As for Clinton’s role in the make-a-miracle-for-Trump effort, it’s impressive. She’s begun rolling out the themes of her fall campaign, and they could hardly be more clueless. Confirming what her allies have been promising for months, she’s directing much of her fire against Trump’s wrongheaded positions on the issues, as though Trump and his supporters cared a whit about issues. It’s futile. Clinton could spend $1 million in a single week attacking Trump’s positions on women or immigrants, only to find he’s reversed himself the next week. Issues aren’t the issue in this election.
A series of pro-Clinton commercials unveiled in mid-May attacks Trump by replaying his own crude, sexist statements about women. This looks like an effective attack line, until you remember that boorishness and incivility are among his main selling points. He justifies his misbehavior by declaring that he doesn’t “have time for political correctness.” The crowds eat it up.
What Clinton must address in her campaign — what she and Sanders both need to focus on, and fast — is that Trump isn’t an ordinary presidential candidate. It’s not just that he’s never held office. It’s not just that his positions keep shifting. It goes beyond insults.
It’s that Trump is a danger to the Republic. He doesn’t understand the basic functions of government, including the relationship between the civilian and military echelons, the role of the Constitution and the rule of law. He doesn’t understand the meaning of international treaties and America’s legal obligations on matters like torture and refugees.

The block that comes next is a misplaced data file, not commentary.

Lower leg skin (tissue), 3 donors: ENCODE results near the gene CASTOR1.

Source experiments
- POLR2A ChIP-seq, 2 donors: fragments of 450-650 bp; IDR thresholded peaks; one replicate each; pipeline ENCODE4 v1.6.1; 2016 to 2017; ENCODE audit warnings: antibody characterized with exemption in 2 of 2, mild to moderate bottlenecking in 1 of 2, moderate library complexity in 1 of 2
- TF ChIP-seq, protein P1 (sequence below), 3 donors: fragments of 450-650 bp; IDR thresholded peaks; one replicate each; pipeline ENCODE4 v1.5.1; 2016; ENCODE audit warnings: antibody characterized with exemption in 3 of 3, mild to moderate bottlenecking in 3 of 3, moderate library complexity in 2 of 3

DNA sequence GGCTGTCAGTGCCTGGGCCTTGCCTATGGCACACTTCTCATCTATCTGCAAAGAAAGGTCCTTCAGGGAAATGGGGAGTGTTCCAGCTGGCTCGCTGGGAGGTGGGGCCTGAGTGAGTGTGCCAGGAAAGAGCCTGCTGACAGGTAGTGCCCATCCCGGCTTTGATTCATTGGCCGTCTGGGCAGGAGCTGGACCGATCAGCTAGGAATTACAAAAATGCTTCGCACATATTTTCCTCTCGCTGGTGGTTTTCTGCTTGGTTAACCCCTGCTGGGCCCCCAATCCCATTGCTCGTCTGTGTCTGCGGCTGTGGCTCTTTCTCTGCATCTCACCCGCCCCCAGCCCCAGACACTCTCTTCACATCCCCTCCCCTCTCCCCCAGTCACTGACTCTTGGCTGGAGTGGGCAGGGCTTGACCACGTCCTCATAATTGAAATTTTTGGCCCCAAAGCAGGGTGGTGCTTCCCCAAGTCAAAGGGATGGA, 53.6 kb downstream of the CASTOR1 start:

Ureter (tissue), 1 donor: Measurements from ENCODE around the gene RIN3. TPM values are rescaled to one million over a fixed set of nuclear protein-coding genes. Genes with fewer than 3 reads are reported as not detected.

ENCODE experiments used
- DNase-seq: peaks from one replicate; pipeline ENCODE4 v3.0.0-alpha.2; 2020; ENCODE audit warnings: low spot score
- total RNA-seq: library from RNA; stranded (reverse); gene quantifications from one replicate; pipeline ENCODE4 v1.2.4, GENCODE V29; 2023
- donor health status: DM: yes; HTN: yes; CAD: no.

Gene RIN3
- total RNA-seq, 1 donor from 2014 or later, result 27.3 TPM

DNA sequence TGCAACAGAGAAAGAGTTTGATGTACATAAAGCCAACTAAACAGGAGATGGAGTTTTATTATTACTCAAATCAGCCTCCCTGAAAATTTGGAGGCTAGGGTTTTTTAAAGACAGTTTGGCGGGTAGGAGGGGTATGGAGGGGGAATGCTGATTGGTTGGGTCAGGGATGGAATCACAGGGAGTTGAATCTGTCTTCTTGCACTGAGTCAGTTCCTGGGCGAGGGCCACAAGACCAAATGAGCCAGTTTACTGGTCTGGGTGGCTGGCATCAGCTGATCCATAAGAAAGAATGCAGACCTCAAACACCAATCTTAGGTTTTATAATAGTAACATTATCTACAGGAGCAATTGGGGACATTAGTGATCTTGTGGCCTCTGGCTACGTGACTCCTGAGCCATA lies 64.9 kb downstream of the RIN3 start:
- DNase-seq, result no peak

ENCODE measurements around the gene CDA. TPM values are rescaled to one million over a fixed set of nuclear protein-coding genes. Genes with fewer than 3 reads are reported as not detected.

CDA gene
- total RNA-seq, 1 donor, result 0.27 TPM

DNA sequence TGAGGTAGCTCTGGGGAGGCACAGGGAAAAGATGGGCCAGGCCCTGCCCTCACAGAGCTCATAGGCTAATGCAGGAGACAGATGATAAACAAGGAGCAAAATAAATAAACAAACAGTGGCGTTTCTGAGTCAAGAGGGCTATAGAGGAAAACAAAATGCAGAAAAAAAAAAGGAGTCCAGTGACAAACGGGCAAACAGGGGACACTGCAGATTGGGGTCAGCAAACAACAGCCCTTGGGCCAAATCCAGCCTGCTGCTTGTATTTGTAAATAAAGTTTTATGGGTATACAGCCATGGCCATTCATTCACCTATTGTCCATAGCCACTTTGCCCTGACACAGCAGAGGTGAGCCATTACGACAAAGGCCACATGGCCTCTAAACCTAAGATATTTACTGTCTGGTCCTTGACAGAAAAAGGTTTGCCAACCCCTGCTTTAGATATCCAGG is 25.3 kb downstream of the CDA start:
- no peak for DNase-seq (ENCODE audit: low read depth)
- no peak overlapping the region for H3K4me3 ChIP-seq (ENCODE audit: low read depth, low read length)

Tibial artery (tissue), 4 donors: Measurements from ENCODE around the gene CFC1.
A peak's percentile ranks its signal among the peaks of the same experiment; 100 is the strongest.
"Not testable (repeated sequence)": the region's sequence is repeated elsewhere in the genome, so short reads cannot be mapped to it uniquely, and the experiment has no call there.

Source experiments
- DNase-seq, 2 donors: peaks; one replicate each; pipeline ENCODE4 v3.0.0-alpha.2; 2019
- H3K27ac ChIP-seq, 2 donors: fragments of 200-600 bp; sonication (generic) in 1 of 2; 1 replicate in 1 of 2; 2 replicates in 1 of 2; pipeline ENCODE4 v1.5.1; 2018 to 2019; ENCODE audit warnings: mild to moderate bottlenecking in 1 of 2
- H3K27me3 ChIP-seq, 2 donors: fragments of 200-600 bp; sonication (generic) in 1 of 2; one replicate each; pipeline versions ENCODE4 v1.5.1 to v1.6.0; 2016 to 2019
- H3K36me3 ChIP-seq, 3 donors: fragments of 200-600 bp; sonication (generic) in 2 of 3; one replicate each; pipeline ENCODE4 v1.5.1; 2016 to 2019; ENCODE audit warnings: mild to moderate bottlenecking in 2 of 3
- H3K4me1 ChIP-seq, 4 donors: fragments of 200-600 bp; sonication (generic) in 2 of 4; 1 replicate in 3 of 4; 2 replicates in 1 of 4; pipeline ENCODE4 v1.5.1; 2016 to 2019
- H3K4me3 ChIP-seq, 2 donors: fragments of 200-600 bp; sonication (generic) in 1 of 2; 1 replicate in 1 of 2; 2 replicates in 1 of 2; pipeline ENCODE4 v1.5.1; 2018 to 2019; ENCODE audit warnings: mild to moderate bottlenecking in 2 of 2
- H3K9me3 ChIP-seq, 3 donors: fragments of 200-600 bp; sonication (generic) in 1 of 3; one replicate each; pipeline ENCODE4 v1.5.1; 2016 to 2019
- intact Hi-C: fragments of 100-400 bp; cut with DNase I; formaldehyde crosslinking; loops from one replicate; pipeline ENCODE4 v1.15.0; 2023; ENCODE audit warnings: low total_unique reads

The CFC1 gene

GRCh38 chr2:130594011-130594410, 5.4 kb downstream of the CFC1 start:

These aren’t like policy disagreements. A normal candidate has come up through the political system and learned the basics of governance and law. We may differ profoundly on policy, even on such charged issues as abortion and due process. But under our system, these are legitimate disagreements.
Not so the questions that Trump has unwittingly raised, such as whether or not to observe international law. Or how the stability of the dollar affects the global economy. These are questions of basic competence.
One can imagine a candidate coming from outside politics, but surrounding himself or herself with advisers who understand how government works. The difference between them and Trump is that normal candidates have some grasp of what they do and don’t know. They’re able to take advice. Trump has an inflated sense of himself that renders him incapable of knowing when he’s over the line and contemptuous of those who disagree with him. That’s dangerous.
Most dangerous of all is his fragile ego. Listen closely to his speeches and note how much time he devotes to cataloging his successes and, more telling, naming people who’ve spoken ill of him. The alarming truth is that he judges others on whether or not they speak nicely about him. His friends are those who say nice things about him. His enemies are those who say mean things.
Strikingly absent are opinions based on others’ positions on the issues. He simply can’t abide personal insult, however much he dishes it out. He’s incensed when someone says “horrible” or “disgusting” things about him. He promises revenge. And as president, he’ll have the nuclear codes.
No, this is no ordinary election, because Trump is no ordinary candidate. Everyone with a stake in democracy — candidates, leaders of both parties, activist groups, religious groups including Jewish organizations — should stop treating it and him like business as usual, and focus on the fate of the Republic.
Jonathan Jeremy “J.J.” Goldberg is editor-at-large of the Forward, where he served as editor in chief for seven years (2000-2007).